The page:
What are lambda expressions? And what is the purpose of using them?


When I first started using LINQ I saw that I could use the famous lambda expressions .

I even know that x => x * x is a lambda expression, but I could not explain to a colleague what they really are, and what the advantage is in using them.

Then I ask you:

What are lambda expressions? And what's the point in using them?

asked by anonymous 29.01.2014 / 18:36

7 answers


What are lambda expressions?

Lambda expressions are those of type A goes to B, meaning primarily a transformation. In C #, there are constant lambdas, and multiparametrized.

In C #, a lambda expression can be converted to:

  • a Delegate : is a compiled method, which can be executed, and passed as if it were a variable for who needs it. Also called anonymous methods, because they do not have their own identifier.
  • a Expression<> representing an expression tree that denote the transformation representing the lambda expression as a data structure.

Use in the form of Delegate

When converted to a delegate, lambda can be passed as if it were a variable. A lambda produces a delegate of a specific type that depends on the context in which it is created.

The calls below generate delegates of different types:

// delegate gerado do tipo Func<string, bool>
Func<string, bool> func = s => s == null;

// delegate gerado do tipo Predicate<string>
Predicate<string> pred = s => s == null;

So, each delegate of a different type can be passed as if it were a common variable, so you can call these methods like this:

pred("string to test");

All delegates, regardless of the specific type, inherit from the Delegate class.

Closures on delegates

Lambdas can present in their content, variables present in the method that constructs it, imprisoning this variable, in the form of a reference to it. This is also possible when building inline delegates.

int i = 0;
Action incrementa = () => i++;
// neste ponto a variável i, terá seu valor incrementado

This is a very powerful tool, and also dangerous, especially when used in loops, using the value of the iteration variable.

var listFunc = new Func<int>[10];
for (int it = 0; it < 10; it++)
    listFunc[it] = () => it;
// todos os elementos de listFunc retornam 10
// pois a variável it, neste ponto vale 10,
// e todos os delegates referenciam a mesma variável

Use in the form of Expression

When talking about lambda expression, it is common to get hit by this way of using them, but is widely used by frameworks such as EntityFramework and MVC , both from Microsoft.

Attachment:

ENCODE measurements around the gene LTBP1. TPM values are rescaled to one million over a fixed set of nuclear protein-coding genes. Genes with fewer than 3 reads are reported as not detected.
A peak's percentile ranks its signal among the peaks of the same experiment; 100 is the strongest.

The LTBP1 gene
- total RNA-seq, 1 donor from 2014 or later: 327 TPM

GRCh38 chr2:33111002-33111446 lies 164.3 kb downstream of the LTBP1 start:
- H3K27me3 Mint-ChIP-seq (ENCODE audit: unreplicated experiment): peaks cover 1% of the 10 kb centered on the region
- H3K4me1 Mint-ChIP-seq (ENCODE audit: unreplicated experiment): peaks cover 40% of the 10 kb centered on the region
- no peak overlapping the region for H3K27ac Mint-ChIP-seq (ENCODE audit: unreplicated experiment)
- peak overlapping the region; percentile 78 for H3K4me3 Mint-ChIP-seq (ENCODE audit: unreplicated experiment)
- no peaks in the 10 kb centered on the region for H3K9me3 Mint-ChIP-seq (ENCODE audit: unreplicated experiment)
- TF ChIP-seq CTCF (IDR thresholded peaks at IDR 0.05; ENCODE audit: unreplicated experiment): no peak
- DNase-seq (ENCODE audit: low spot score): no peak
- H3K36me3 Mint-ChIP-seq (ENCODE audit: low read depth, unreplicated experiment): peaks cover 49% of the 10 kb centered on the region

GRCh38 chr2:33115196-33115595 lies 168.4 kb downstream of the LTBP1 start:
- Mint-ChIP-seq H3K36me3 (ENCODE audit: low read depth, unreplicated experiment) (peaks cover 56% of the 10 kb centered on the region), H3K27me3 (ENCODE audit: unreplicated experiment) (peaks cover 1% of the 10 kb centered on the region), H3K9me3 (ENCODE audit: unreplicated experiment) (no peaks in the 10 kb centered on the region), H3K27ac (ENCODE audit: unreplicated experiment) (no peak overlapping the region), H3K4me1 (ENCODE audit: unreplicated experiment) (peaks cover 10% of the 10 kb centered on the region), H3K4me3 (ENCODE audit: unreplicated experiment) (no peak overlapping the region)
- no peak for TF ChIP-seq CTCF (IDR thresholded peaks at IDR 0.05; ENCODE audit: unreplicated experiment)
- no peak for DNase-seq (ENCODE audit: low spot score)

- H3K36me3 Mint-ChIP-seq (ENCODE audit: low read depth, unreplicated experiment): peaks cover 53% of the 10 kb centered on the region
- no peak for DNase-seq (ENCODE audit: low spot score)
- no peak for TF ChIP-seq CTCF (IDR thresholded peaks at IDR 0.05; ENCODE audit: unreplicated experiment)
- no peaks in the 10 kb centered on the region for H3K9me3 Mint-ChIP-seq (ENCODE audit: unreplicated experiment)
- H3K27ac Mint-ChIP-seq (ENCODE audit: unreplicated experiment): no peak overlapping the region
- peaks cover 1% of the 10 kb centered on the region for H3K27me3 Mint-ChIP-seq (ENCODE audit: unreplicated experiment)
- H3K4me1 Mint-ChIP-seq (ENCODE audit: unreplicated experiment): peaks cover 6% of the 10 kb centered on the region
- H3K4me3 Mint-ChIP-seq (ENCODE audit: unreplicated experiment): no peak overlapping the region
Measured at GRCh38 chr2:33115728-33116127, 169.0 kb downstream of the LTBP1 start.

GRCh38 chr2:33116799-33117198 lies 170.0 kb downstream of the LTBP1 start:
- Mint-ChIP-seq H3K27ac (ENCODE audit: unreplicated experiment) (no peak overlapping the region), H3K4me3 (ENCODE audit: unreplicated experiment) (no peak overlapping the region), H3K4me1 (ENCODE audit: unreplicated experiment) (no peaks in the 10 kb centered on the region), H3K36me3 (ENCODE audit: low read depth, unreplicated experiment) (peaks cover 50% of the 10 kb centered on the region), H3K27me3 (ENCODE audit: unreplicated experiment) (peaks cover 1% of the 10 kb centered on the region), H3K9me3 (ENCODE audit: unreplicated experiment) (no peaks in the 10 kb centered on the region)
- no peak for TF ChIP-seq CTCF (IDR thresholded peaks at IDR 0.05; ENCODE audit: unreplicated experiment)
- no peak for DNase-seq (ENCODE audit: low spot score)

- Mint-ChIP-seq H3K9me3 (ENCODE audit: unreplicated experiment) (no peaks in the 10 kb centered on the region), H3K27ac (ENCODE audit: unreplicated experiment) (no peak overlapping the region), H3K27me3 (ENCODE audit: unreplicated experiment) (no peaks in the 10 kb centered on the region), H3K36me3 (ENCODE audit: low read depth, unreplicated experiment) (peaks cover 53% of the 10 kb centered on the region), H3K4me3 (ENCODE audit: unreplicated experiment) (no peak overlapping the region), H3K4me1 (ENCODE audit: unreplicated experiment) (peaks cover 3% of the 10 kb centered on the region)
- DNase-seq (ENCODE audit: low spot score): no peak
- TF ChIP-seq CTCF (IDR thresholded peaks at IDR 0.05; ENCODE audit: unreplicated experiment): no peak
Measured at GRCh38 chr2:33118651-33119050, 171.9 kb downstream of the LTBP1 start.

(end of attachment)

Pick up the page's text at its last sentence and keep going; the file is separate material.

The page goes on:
LINQ supports the IQueryable interface, which is based on the use of transformed lambdas in data structure, which it analyzes in order to create a query that can be executed in the database.

As these libraries do, you can read this data structure generated from a lambda expression, using the classes present in the System.Linq.Expressions .

In addition, these lambdas in the form of Expression can be copied and modified, and then compiled, being one of the ways to generate dynamically executable code . You can also create a zero expression tree by dynamically generating integer methods by using the

29.01.2014 / 18:46

In essence, the advantage (in C #) of using them is to be able to carry small functions as values.

In essence. Because they involve several other advantages.

In fact, x => x * x is not ONLY a Lambda Expression, it is also known as an anonymous function, and can thus be used like any other function. You can even declare it like this:

Func<int, int> aoQuadrado = x => x * x;

And you could run it in a list, for example:

Enumerable.Range(1, 101).Select(aoQuadrado).ToList();

What would produce an IEnumerable with the squares of the numbers from 1 to 100 (% with% is exclusive, ie it does not include the last number - in this case, 101 - in its operations).

This is equivalent to this (which is essentially the same, imperative rather than functional):

int AoQuadrado(int n)
    return n * n;

var quadrados = new List<int>();
for (int i = 0; i < 101; i++) quadrados.Add(AoQuadrado(i));

Incidentally, both methods and anonymous functions (or lambda) are functions, that is, you could do this too:

int AoQuadrado(int n)
    return n * n;

var quadrados = from i in Enumerable.Range(1, 101).Select(AoQuadrado).ToList();

Even because this is perfectly valid:

int AoQuadrado(int n)
    return n * n;

Func<int, int> aoQuadrado = AoQuadrado;

This is often called "first-class functions". It is the possibility to use functions as values, and thus, to be able to transport them more easily.

In short: The main use of them is to be able to carry small functions as values, I would say.

29.01.2014 / 18:46

A lambda expression is a concise way of declaring a function or subroutine. In an object-oriented world, it is quite similar to an object that has a single method.

There are two main advantages of using a lambda expression instead of a function or method defined separately:

  • Simplicity. Why give a name to something that will only be used once?

  • Lexical scope. Lambda functions can automatically use all variables of the current scope. For example:

    int y = 10;
    Func<int,int> f = (x => x + y);